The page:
Carbohydrates are a staple in most people’s diets, but not everyone knows that consuming them causes a release of insulin, which inhibits the hormone-sensitive lipase. Insulin is responsible for regulating sugar levels in the liver, storing it in the liver while inhibiting its production.
Insulin is a hormone produced by the pancreas, and its main task is to regulate the level of glucose in the blood after eating a fairly heavy meal. Under its influence, the sugar molecules are carried along with the blood to all the cells in the human body. When there is a problem called insulin resistance, the human body is unable to fully utilize insulin, and as a result, the cells lose their sensitivity to this hormone. The level of insulin in the blood of the affected person remains constantly elevated, which translates into inhibition of glucagon, which is responsible for burning energy reserves accumulated in fat tissue.
Add to this the increased accumulation of fat in the body, which is caused by impaired glucose distribution process, and you can see that this is the easiest way to obesity and overweight. The causes of insulin resistance in a patient are very complex, and include:
– low physical activity,
– excess cortisol,
– taking antibacterial and antiviral medications.
Medications used for psychiatric disorders may also be a factor in the development of insulin resistance. Genetic factors cannot be overlooked either, as they have a significant impact on the appearance of this disease.
A year ago insulin resistance was widely commented in the media, numerous books were written about it and videos were created. Very often you could hear overweight people saying that their problem depends on this disease and there is no way to lose weight, but is it really so? It turns out that it is not! In order to understand this fact, it is necessary to go all the way down to the cellular level. Adipocytes are fat cells that store excess energy from food in the form of fatty acids. They vary in size and characteristics.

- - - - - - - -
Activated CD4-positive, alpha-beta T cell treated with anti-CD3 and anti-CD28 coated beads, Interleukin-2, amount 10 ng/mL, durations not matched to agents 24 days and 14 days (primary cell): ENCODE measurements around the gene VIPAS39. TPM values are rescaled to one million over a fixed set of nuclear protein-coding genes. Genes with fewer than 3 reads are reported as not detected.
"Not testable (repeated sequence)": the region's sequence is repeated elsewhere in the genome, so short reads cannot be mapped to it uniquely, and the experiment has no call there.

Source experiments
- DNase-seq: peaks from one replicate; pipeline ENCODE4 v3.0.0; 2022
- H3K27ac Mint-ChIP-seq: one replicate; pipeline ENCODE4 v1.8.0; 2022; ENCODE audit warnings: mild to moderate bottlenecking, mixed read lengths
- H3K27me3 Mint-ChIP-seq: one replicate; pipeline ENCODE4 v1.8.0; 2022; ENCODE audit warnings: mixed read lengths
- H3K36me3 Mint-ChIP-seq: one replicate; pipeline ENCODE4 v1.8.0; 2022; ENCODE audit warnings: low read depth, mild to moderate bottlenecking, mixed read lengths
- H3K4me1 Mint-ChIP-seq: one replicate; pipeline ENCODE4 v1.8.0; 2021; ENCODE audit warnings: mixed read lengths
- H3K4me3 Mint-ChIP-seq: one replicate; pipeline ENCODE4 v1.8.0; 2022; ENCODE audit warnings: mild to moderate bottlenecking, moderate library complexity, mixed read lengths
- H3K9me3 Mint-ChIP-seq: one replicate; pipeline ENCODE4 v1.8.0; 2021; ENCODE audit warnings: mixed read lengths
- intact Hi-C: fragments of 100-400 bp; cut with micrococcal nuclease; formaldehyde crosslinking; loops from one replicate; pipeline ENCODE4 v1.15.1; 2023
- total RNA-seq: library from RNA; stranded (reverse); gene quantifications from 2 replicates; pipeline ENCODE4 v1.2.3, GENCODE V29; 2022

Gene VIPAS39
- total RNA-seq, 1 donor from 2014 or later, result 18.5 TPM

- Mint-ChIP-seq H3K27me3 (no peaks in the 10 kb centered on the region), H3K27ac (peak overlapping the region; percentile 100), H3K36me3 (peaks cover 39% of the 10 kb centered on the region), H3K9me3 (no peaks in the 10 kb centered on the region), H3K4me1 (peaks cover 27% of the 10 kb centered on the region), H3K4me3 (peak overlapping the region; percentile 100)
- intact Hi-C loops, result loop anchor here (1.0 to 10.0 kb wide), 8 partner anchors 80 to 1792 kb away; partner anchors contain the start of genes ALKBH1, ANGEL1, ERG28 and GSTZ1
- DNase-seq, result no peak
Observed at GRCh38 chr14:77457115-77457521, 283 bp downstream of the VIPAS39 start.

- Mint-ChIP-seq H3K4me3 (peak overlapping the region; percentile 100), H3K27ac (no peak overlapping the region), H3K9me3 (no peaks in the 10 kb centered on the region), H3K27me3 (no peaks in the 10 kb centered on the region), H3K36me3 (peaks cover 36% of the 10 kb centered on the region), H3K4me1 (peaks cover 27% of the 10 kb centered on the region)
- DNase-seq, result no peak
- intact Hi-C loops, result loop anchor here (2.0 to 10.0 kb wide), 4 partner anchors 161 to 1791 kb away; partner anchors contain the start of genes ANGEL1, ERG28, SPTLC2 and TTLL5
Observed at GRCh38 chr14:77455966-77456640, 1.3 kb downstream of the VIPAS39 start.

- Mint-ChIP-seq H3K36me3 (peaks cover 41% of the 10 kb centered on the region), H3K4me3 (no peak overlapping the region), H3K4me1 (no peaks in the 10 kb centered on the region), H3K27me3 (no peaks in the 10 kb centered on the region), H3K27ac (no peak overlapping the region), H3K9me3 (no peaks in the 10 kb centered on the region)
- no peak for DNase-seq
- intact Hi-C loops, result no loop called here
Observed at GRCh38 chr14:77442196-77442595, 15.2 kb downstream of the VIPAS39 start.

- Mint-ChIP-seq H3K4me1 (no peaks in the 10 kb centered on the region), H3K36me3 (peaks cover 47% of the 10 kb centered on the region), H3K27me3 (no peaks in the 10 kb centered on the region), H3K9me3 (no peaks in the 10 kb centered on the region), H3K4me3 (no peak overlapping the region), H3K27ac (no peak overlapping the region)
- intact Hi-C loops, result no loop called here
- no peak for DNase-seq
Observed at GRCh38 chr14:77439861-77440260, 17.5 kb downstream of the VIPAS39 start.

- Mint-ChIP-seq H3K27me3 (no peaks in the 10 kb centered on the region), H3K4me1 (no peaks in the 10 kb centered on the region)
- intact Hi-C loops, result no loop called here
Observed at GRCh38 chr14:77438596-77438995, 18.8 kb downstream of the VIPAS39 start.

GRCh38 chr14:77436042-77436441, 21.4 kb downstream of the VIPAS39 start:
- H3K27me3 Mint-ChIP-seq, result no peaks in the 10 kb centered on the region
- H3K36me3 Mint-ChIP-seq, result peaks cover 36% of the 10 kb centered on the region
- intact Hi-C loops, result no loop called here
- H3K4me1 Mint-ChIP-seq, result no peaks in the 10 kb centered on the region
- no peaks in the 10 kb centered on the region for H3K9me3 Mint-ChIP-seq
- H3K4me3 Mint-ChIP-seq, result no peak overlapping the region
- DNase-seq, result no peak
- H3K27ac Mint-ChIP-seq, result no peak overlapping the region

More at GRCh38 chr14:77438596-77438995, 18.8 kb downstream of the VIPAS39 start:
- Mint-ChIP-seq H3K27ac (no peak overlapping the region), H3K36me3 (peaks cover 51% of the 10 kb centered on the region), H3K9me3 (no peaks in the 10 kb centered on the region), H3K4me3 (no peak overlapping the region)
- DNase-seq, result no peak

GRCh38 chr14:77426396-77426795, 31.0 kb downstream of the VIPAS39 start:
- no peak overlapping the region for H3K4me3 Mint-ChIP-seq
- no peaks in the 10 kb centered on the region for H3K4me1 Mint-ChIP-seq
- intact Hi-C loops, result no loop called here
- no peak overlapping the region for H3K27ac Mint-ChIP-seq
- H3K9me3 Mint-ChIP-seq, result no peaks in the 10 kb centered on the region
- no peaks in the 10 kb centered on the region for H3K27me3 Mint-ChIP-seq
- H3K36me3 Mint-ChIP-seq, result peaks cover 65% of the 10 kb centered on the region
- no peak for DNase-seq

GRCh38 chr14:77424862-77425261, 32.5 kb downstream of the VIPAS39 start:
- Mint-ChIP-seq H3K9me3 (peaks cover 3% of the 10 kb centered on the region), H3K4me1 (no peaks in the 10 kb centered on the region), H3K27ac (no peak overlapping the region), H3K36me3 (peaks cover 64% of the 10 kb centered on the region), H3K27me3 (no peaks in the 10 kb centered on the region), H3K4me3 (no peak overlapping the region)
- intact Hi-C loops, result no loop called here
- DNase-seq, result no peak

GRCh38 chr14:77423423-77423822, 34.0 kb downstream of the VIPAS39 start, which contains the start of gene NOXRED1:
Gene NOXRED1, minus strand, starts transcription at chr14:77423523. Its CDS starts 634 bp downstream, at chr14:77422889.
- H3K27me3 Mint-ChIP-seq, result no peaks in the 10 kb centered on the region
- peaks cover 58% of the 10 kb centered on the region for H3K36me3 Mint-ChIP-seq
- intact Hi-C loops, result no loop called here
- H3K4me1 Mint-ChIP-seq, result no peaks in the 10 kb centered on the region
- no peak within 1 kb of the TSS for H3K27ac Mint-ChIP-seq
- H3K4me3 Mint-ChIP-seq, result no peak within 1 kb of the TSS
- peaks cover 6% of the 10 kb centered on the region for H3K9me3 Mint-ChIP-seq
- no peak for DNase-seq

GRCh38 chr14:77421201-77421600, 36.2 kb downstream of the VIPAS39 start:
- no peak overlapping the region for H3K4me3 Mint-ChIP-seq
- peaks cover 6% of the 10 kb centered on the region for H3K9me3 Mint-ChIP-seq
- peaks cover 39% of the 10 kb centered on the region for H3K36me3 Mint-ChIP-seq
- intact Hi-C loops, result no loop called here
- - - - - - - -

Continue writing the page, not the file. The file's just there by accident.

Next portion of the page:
Small adipocytes are very receptive and grow rapidly and are responsible for the weight gain of a person with insulin resistance. A collection of many small cells accumulates fatty acids that are eager to grow but reluctant to give up energy – so-called resistant fat tissue. Therefore, in the process of weight loss, you may notice that the less fat you have, the harder it is to get rid of it. Large adipocytes give up energy easily and quickly and are reluctant to store energy.
Researchers conducted a study on a group of very obese people to see if insulin inhibition had an effect on their weight loss. During the tests, the patients were given octreotide in equal doses. After the tests were over, the conclusions varied. The group of test subjects could be divided into those who responded well to insulin inhibition, responded moderately or not at all to it with octreotide. Those who responded well to the formulation were a much smaller group.
Far more were those who were not susceptible to its effects. However, it should be added that the use of octreotide is a novel approach, but effective for some people. An interesting effect of the test is that by inhibiting insulin, appetite, particularly cravings for carbohydrates, can be suppressed. It is not yet known what side effects the drug may have, but if it proves to be completely safe, perhaps a new method of weight loss will be invented, and a non-invasive one at that!
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